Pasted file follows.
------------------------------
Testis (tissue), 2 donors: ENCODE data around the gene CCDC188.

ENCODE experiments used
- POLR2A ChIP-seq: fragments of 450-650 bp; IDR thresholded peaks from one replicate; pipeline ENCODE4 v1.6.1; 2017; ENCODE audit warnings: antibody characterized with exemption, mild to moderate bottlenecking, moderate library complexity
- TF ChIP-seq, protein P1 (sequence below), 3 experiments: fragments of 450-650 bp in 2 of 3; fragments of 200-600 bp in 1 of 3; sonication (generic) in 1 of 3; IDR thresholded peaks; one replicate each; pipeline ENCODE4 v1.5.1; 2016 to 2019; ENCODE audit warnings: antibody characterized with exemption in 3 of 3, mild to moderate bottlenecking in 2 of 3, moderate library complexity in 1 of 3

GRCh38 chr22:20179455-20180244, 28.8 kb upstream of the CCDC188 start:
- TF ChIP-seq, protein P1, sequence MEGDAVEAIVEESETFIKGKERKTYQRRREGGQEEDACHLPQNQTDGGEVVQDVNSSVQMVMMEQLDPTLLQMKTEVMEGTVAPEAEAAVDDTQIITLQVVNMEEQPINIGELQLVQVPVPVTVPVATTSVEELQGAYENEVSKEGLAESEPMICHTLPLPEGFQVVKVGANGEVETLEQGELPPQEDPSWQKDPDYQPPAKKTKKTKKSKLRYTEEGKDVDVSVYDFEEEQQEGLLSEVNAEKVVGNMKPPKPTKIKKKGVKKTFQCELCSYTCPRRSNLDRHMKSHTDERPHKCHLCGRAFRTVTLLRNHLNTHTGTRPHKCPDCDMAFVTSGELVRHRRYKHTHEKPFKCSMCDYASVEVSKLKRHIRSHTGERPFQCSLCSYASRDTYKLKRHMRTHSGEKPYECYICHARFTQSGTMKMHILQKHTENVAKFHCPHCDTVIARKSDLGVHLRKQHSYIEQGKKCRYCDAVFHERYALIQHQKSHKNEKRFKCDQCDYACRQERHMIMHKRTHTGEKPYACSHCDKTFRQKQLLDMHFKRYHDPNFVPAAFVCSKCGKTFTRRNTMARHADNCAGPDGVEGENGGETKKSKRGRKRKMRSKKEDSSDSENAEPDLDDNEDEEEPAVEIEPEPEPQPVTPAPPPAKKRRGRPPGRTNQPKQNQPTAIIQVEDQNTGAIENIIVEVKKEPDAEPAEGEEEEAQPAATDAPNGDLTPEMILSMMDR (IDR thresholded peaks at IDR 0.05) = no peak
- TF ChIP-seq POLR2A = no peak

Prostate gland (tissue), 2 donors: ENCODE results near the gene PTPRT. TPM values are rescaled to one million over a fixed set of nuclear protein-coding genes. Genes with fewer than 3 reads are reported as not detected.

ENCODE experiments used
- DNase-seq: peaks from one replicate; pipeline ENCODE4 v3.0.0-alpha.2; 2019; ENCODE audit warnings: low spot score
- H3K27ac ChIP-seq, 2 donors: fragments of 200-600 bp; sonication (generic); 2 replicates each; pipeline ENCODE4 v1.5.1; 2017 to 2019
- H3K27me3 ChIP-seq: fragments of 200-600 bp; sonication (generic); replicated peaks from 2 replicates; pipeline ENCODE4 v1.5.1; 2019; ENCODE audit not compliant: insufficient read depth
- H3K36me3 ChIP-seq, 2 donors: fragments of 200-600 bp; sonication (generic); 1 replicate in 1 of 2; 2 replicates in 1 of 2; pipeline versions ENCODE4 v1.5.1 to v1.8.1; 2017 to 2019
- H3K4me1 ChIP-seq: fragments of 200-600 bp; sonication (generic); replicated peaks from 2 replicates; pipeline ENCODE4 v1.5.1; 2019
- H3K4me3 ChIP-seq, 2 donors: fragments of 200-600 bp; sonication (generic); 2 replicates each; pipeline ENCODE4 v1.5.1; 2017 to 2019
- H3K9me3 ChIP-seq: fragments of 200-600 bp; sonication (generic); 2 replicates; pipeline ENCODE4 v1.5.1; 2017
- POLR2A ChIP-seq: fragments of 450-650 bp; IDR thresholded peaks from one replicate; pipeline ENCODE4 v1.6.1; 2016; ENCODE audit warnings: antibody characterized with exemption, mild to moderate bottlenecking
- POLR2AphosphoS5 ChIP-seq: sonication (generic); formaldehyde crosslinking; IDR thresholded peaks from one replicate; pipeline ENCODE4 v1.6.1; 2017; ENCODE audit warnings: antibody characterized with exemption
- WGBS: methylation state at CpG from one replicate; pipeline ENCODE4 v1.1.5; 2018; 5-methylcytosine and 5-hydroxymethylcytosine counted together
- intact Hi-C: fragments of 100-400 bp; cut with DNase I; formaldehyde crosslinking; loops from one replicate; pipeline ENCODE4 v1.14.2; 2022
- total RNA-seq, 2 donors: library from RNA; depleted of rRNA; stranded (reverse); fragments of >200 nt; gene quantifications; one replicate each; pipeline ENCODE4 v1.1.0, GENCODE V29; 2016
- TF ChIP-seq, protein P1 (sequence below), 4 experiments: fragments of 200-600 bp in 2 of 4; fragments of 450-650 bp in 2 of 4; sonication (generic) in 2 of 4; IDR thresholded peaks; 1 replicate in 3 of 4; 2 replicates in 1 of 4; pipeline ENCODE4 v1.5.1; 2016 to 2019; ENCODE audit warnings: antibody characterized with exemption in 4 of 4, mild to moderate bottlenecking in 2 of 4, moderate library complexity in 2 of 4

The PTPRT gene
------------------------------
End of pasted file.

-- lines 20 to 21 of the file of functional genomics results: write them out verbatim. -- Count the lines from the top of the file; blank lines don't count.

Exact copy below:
- intact Hi-C: fragments of 100-400 bp; cut with DNase I; formaldehyde crosslinking; loops from one replicate; pipeline ENCODE4 v1.14.2; 2022
- total RNA-seq, 2 donors: library from RNA; depleted of rRNA; stranded (reverse); fragments of >200 nt; gene quantifications; one replicate each; pipeline ENCODE4 v1.1.0, GENCODE V29; 2016